By the time the senator from Minnesota left the fair Saturday night, Aug. 10, she had spent nearly eight hours on the ground, smiling and shaking hands and doing all the things that White House aspirants do when they make their quadrennial pilgrimage to this playground of fried food and presidential politics.
“Maybe I haven’t had a viral moment,” Klobuchar told a crowd of more than 1,000 gathered to hear her speak at the fair’s political soapbox. But she invoked another Democrat, Jimmy Carter, who had wandered through here as a long shot for the presidency before his campaign caught fire, signaling that she hoped Iowans would help hers do the same.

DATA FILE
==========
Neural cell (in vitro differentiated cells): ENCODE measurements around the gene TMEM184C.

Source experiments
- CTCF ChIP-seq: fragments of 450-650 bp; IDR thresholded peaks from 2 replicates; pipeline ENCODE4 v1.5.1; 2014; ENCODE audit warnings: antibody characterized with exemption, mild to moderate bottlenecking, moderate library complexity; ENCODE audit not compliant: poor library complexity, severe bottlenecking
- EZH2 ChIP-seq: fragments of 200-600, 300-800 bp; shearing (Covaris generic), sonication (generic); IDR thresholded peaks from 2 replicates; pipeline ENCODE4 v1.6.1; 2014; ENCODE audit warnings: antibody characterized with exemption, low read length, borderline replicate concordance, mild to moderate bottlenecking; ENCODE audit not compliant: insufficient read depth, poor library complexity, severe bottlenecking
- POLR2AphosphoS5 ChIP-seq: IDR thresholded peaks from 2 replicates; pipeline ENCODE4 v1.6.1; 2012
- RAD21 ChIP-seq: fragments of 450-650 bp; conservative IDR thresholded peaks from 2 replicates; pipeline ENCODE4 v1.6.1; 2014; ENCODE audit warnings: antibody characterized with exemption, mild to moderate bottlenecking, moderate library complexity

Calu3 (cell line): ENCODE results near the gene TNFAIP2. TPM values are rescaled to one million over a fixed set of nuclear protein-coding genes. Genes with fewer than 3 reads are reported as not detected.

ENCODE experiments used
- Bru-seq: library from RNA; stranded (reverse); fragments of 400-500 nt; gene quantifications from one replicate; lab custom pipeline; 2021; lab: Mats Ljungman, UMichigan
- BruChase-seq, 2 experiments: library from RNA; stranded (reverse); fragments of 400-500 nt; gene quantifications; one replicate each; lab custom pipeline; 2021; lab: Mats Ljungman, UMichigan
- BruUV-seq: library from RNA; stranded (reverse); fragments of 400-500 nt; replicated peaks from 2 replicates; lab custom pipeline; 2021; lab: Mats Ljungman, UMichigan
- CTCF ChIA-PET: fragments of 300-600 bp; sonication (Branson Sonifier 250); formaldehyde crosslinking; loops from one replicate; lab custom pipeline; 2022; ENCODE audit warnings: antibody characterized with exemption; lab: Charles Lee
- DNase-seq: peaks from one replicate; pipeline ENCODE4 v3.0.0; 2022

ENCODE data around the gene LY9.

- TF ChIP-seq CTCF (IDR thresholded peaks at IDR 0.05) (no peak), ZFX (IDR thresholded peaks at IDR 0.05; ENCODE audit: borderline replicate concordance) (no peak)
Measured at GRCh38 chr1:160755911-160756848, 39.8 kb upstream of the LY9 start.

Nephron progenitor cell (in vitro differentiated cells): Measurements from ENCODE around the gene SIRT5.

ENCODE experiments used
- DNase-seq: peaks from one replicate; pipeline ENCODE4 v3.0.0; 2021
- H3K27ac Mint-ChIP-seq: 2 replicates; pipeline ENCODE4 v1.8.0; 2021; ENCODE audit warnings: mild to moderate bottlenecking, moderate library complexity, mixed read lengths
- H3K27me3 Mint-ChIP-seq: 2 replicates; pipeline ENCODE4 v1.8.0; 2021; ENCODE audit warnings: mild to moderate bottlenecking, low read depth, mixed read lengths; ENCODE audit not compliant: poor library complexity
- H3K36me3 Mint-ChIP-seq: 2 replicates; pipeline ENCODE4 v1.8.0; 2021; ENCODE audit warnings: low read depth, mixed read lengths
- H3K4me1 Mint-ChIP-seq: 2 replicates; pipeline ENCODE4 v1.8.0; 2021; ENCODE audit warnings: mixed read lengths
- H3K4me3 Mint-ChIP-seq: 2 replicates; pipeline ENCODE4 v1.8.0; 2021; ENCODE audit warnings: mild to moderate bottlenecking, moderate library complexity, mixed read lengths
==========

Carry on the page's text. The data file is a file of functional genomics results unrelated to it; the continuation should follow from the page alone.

For Klobuchar and other Democrats stuck near the bottom of the polls in a historically large field, the Iowa State Fair offered one of the brightest spotlights of the election contest so far, outside of the debates. These hopefuls addressed some of the largest crowds of their campaigns at the soapbox and attracted outsize media attention from the nearly 800 reporters and photographers credentialed for this year’s fair, far more than in any other year.
The crowd cheers on Sen. Amy Klobuchar, D-Minn., during her speech